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Servicer Evaluation: LNR Partners LLC

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Servicer Evaluation: NorthMarq Capital LLC


Servicer Evaluation: LNR Partners LLC

Ranking Overview
Subrankings
Servicing category Overall ranking Management and organization Loan administration Outlook
Commercial special STRONG STRONG STRONG Stable
Financial position
SUFFICIENT

Rationale

S&P Global Ratings' overall ranking on LNR Partners LLC (LNR) is STRONG as a commercial mortgage loan special servicer. On June 18, 2020, we affirmed this ranking (please see "LNR Partners LLC STRONG Special Servicer Ranking Affirmed; Outlook Is Stable, published June 18, 2020"). The outlook is stable.

Our ranking reflects LNR's:

  • Experienced and tenured senior managers and asset management staff, accompanied by a well-defined organizational structure;
  • Well-automated technology systems that include a proprietary asset management system supporting its platform, allowing for efficient leveraging of its operations;
  • Effective internal controls, including well-detailed policies and procedures for special servicing operations and a high degree of workflow and process automation for asset management activities;
  • A highly effective and well-regarded analyst training program; and
  • Demonstrated ability to successfully resolve a high volume of defaulted CMBS loans and manage real estate-owned (REO) assets of all levels of complexity, albeit with lengthier REO hold periods than those of its peers.

Since our prior review (see "Servicer Evaluation: LNR Partners LLC," published Feb. 14, 2019), the following changes and/or developments have occurred:

  • Loan resolution activity reduced LNR's active specially serviced loan portfolio to $1.7 billion and 104 loans as of Dec. 31, 2019, from $4.0 billion and 190 loans as of June 30, 2018.
  • REO liquidation activity reduced the unpaid principal balance (UPB) of active REO inventory to $3.3 billion (205 REO loans with 270 collateral properties) from $4.9 billion 313 REO loans with 445 collateral properties).
  • The average age of the REO inventory since original transfer to special servicing, rose to 44.6 months from 37.9 months; this average hold period is the longest amongst the CMBS special servicers we rank.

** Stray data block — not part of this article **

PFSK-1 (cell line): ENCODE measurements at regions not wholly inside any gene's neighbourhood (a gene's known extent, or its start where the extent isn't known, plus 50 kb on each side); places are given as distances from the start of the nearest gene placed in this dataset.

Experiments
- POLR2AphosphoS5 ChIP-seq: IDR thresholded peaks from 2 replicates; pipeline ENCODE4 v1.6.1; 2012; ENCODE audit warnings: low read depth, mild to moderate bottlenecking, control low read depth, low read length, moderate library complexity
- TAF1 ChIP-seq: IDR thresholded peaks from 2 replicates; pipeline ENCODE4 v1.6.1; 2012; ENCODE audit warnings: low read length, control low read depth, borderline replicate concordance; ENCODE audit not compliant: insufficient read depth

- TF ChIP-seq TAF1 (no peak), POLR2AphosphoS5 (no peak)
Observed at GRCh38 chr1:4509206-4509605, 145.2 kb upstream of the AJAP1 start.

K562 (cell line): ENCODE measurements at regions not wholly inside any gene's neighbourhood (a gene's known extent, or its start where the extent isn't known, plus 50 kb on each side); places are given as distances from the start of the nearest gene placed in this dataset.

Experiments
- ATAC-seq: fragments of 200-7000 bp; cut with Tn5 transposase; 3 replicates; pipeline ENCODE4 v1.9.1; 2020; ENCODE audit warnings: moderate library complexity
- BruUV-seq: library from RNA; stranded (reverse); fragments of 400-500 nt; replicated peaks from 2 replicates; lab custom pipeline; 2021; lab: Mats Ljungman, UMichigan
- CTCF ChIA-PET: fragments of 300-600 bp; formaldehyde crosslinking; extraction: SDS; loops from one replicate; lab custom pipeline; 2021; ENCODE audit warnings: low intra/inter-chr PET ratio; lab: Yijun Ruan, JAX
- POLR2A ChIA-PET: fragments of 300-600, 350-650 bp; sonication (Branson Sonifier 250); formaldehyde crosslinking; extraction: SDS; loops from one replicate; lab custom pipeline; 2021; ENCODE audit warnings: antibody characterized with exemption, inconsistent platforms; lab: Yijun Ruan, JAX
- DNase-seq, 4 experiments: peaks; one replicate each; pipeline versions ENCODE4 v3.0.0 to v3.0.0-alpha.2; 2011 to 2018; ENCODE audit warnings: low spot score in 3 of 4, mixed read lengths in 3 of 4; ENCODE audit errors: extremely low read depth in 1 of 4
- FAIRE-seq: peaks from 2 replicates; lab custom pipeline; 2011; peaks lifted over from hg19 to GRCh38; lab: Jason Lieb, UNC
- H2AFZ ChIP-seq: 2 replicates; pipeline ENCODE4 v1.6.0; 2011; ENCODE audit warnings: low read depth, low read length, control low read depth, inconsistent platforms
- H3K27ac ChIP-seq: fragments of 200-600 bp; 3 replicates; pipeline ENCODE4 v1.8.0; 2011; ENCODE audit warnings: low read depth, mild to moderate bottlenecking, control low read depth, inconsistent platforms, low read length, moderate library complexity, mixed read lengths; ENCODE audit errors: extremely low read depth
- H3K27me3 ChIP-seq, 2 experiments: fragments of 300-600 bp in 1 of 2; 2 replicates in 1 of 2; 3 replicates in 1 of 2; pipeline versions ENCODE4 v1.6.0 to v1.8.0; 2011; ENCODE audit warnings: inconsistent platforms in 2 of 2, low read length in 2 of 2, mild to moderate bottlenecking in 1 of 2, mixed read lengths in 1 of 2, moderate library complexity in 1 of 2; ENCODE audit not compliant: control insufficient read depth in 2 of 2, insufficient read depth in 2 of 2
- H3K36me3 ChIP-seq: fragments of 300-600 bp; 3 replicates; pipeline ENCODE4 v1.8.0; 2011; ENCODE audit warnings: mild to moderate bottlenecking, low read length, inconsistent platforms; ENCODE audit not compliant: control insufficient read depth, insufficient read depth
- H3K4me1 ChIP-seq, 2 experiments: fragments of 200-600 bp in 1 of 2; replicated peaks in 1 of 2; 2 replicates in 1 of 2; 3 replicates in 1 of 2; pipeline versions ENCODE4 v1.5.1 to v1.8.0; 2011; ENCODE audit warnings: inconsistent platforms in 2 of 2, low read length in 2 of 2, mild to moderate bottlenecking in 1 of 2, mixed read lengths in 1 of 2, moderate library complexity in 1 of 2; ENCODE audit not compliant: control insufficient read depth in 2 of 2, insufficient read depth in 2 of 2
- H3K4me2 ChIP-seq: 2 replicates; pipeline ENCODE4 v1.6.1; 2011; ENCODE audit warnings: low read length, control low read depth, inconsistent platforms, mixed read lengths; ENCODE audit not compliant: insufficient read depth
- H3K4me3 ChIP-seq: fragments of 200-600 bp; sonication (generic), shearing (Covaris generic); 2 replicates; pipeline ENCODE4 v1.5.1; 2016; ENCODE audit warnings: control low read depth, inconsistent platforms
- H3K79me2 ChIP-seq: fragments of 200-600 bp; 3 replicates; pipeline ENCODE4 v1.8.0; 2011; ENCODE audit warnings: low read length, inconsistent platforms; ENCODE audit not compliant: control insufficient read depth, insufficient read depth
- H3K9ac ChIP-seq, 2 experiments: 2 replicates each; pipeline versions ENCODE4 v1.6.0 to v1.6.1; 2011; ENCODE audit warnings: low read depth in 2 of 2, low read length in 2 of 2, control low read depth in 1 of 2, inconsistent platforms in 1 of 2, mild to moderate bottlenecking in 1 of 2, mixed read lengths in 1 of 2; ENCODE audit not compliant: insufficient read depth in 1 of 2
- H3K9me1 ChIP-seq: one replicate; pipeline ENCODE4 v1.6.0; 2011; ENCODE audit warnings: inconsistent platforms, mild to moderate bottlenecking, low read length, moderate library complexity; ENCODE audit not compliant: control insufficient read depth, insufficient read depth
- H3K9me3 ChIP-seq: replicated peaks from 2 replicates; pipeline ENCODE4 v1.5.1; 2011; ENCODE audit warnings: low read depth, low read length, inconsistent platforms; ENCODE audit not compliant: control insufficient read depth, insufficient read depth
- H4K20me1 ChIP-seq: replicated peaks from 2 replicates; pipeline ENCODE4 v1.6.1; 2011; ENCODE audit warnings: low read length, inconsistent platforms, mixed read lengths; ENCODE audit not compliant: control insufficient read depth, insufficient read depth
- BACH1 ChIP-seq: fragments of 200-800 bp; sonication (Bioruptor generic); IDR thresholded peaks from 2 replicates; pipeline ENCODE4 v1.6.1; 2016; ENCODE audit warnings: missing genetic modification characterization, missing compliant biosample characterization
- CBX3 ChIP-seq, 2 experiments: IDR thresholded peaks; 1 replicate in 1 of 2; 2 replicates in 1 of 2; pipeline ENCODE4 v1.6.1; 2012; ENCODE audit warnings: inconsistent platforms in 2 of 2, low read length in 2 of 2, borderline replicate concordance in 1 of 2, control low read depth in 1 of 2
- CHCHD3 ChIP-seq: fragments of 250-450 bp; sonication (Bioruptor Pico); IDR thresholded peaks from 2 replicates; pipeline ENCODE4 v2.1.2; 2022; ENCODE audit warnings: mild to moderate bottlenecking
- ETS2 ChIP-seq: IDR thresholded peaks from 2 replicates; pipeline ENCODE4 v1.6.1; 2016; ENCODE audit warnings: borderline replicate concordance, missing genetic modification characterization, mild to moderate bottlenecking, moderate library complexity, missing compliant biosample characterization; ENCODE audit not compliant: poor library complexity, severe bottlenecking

• LNR increased its named special servicing portfolio to 185 CMBS/Freddie Mac K-series securitized transactions from 167, and the underlying collateral increased to 6,425 loans with a UPB of $93.8 billion as of Dec. 31, 2019, from 5,804 loans with a UPB of $76 billion as of June 30, 2018.
  • The director of the borrower services group (BSG) departed, replaced by an internal candidate with 22 years' of industry experience.
  • LNR completed a number of information technology (IT) upgrades, including implementing a new electronic document approval system.
  • LNR transitioned portions of its third-party loan servicing system, Financial Industry Computer Systems Inc. (FICS), to its proprietary asset management system, LNR Partners Asset Management System (LPAMS), to track property taxes and insurance and replace email with a workflow process.

We note that as of the date of this report that LNR's REO portfolio includes 11 properties that must be sold prior to yea-rend pursuant to real estate mortgage investment conduit (REMIC) requirements. While several of the properties are currently under contract for sale and the balance are being actively marketed, economic conditions have deteriorated due to the COVID-19 pandemic. We will monitor the disposition of these assets during 2020 but believe that recent events highlight the risks associated with pursuing resolution strategies that require lengthy REO hold periods.

LNR maintains a disaster recovery and business continuity plan, including response procedures to address operational disruption. The company implemented its plan companywide on March 17, 2020, due to COVID-19. Management reported that there were no disruptions to the company's operations or data facilities and that all of its employees began working from home at that time. As of the beginning of June, management noted that while it had reopened its Miami office, the vast majority of its staff has continued to work from home, an option they have been provided.

The outlook for the ranking is stable. Despite challenges presented by the COVID-19 pandemic, we believe LNR has a deep bench of experienced workout personnel that it can redeploy across the servicing platform to maintain adequate staffing to mitigate the anticipated increase in special servicing volume during 2020.

In addition to conducting a virtual site visit with servicing management, our review includes current and historical Servicer Evaluation Analytical Methodology data through Dec. 31, 2019, as well as other supporting documentation provided by the company.

Profile

Servicer Profile
Servicer name LNR Partners LLC
Primary servicing location Miami Beach, Fla.